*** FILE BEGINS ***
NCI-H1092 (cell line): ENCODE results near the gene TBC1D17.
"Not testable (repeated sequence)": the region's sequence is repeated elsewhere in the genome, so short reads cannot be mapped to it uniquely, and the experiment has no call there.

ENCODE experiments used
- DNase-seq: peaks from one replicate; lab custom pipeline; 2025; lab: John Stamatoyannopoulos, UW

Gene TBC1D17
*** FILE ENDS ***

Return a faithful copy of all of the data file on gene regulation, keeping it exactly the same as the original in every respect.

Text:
NCI-H1092 (cell line): ENCODE results near the gene TBC1D17.
"Not testable (repeated sequence)": the region's sequence is repeated elsewhere in the genome, so short reads cannot be mapped to it uniquely, and the experiment has no call there.

ENCODE experiments used
- DNase-seq: peaks from one replicate; lab custom pipeline; 2025; lab: John Stamatoyannopoulos, UW

Gene TBC1D17